Tiffany Lin: Pieces for Piano and Prepared Piano
Poncho Recital Hall, Cornish College of the Arts
Seattle, Washington, USA
April 3, 2006
For this event, pianist Tiffany Lin performed two major avant-classical pieces by Gyorgy Kurtag and John Cage, the first for piano and the second for prepared piano. The game piece entitled "Jatekok," by Hungarian composer Gyorgy Kurtag, began softly and meditatively, with bursts of sound and energy. It was clear from the outset that Lin is a pianist of technique and finesse, but also empathy and respect.
The piece gradually became louder, with spaces of silence, movements of coordination, and with feeling and emotion. Silence, space, and time repeated themselves with flurries of notes in crescendo, then the music tapered off. The piece built in a flood of sound, reflecting the feeling of seasons and the evening's mood, and sound was released into silence, a hard statement, as silence rushed into itself. The dream-like piece moved into pleasantness, then into less safe places. The notes became darker, then everything halted and the piece came suddenly into completion.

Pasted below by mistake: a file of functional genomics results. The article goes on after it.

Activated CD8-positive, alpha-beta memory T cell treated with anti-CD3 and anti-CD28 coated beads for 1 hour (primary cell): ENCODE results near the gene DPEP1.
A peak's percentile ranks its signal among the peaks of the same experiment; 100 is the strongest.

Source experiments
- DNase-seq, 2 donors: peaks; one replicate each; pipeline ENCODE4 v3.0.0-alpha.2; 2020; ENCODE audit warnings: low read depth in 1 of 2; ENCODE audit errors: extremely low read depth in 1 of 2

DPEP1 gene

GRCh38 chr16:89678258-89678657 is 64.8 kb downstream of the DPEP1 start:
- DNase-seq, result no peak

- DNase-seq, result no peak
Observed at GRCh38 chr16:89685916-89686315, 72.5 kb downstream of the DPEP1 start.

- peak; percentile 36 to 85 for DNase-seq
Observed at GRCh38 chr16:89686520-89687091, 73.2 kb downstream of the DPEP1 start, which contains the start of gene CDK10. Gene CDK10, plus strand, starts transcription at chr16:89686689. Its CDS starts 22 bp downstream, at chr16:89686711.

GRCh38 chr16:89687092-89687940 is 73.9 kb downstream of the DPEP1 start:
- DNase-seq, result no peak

The second piece was American composer John Cage's "The Perilous Night (Winter 1943-44)." The textures and sounds of the mid-tempo prepared piano were like walking and knocking, the piano's strings seemingly restricted but still harmonious. With quick bursts of energy the music gained tempo and volume then moved to silence silent spaces and phrases with abstract statements.
Quietness, sound and structure carried meaning so abstract that one could feel, see and hear its truth, but it escaped any intent to actually make conscious sense of it. The beauty was in the sounds Lin created: natural, pure, subtle, yet strong and powerful in their subtlety.
As the music became more and more present, silence preceded powerful outbursts. The timbre of the prepared piano affected its strings, which were percussive, then silent, alternating notes in the lower registers. These notes created new notes borne from Lin's creative energy her ability to perceive and explore sound, to play with feeling and create a vivid tapestry. The sound became closer and closer to silence, and then the lower registers breathed their final note.